•Read It? Yes.
•Strongest Point: Plot was tight, characters were extremely well-developed.
Thoughts: Pepper Pace is another author whose name I've seen around but never read. After reading Everything is Everything I have to say she's one of the most talented indie authors that I've come across... and I read a lot of indie authors. Pace's pure storytelling ability is probably her best asset. She draws you in from the very start and even if you don't like the story she's telling, it's so compelling you can't help but crawl into her world and remain there. You don't feel like a visitor in her world, you feel like a tenant. That said, this book is dark and moody and sometimes skates on the line of being almost overbearing, though it thankfully never quite dips into that territory. If you're looking for something uplifting or light, this book ain't it. But it's a great read that'll have you thinking after you've read the last word.
Maybe Baby by Kim Golden
•Read It? Yes.
•Strongest Point: Laney's voice was strong and relatable throughout the story. Excellent descriptions and world-building.
Thoughts: I read the Kindle sample of this book a while ago and kept meaning to purchase it because I could tell immediately that Golden was talented. Glad I finally read this story. I stayed invested in Laney's journey and even when I didn't agree with some of her choices, I understood why she made them-- which is the mark of a good writer for me.
Kyland by Mia Sheridan
•Read It? Yep.
•Strongest Point: Sheridan does an excellent job weaving Kyland's world and making you hurt for the characters.
Thoughts: Mia Sheridan is hands down one of my favorite indie romance authors. One of the things I love the most is Sheridan's ability to tell unique stories, which she does throughout her Signs of Love series. Archer is about a mute man working through family and self-esteem issues, Stinger is about a male porn star who after a meaningful but wild weekend has to re-evlaute his life, Finding Eden/Becoming Calder is a two-part series about two kids who unknowingly grow up in a cult. See what I'm saying? These aren't your average romance stories. Kyland is about two kids who grow up in the Appalachian Mountains who are dirt poor. Both Kyland and Tenleigh (yes, that's her name) want nothing more than to escape their environment, but the chances are doing so are limited, and Kyland is afraid that Ten will unwittingly end up distracting him from his goal of leaving their town. The only thing about Sheridan's work is it has a tendency to get melodramatic toward the end (I've noticed this with a few of her books) and occasionally gets a bit corny with the lovey-dovey dialogue. But all in all, this was an enjoyable read and a solid addition to a great series.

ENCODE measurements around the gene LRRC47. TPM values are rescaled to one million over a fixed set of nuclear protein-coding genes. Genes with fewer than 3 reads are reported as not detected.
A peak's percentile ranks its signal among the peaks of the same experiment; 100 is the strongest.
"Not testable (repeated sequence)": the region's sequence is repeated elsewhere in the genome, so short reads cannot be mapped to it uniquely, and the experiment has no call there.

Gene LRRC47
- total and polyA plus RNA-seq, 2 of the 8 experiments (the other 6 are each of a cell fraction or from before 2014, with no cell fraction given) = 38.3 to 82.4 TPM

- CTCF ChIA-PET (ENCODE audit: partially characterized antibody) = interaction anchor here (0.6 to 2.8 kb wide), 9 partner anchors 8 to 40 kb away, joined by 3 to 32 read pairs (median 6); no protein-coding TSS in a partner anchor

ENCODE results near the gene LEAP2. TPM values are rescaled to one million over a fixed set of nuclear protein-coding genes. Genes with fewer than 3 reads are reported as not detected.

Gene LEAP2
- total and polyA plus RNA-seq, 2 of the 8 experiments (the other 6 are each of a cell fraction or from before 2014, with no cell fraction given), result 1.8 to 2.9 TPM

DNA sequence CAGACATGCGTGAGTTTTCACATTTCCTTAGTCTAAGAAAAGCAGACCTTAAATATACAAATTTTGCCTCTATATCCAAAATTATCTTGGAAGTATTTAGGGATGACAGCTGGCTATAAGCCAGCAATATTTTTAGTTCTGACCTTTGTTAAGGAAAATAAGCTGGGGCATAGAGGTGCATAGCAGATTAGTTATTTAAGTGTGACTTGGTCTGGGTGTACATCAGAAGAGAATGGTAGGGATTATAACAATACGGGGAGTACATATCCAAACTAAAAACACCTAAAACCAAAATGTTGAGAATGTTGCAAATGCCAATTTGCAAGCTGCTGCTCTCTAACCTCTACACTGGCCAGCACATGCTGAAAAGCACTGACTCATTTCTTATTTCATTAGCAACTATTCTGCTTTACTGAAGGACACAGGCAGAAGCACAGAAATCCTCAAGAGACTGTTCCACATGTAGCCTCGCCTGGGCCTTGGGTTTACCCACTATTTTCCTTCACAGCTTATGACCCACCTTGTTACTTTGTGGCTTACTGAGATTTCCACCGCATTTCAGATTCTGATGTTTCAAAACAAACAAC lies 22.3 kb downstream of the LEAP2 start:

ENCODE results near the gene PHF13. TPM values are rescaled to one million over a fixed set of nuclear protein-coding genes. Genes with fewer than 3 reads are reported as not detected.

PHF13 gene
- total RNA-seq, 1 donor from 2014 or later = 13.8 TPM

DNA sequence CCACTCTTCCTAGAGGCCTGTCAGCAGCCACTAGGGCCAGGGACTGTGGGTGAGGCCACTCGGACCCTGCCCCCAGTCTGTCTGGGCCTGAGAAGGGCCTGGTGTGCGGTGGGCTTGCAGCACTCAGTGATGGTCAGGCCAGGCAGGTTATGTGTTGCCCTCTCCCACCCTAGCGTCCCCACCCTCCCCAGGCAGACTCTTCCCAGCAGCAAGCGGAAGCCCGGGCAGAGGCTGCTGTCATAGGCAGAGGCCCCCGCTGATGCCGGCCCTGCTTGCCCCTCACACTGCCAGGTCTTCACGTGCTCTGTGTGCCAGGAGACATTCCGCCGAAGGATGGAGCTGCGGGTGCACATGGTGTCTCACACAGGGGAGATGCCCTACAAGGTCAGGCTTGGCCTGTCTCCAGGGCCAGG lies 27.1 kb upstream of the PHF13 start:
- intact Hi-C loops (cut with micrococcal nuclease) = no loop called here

Worth the Fall by Caitie Quinn
•Read It? Depends on your sense of humor.
•Strongest Point: The story is sweet and light.
Thoughts: I've never read this author before and would maybe read her again. My main gripe is that she was trying to be funny and witty throughout the entire book and it distracted from the story, which was cute otherwise. I say "cute" because that's the best way to describe the light banter, the way the characters meet and the way they get together. Not bad but not necessarily a must-read.
Fall in Love Again by Christina C. Jones
•Read It? Absolutely.
•Strongest Point: The relationship between Nixon and Charlie was authentic and relatable.
Thoughts: This is the third installment of the very enjoyable Serendipitous Love series and the strongest of the three, I think, mostly because the development of Nixon and Charlie's relationship felt more thorough than the relationships in the other two books. The conflicts presented were real and this book gave me the warm and fuzzies. I almost see color when reading this series-- warm peach and brown hues. Okay, that's admittedly weird but it's true. All in all, great read.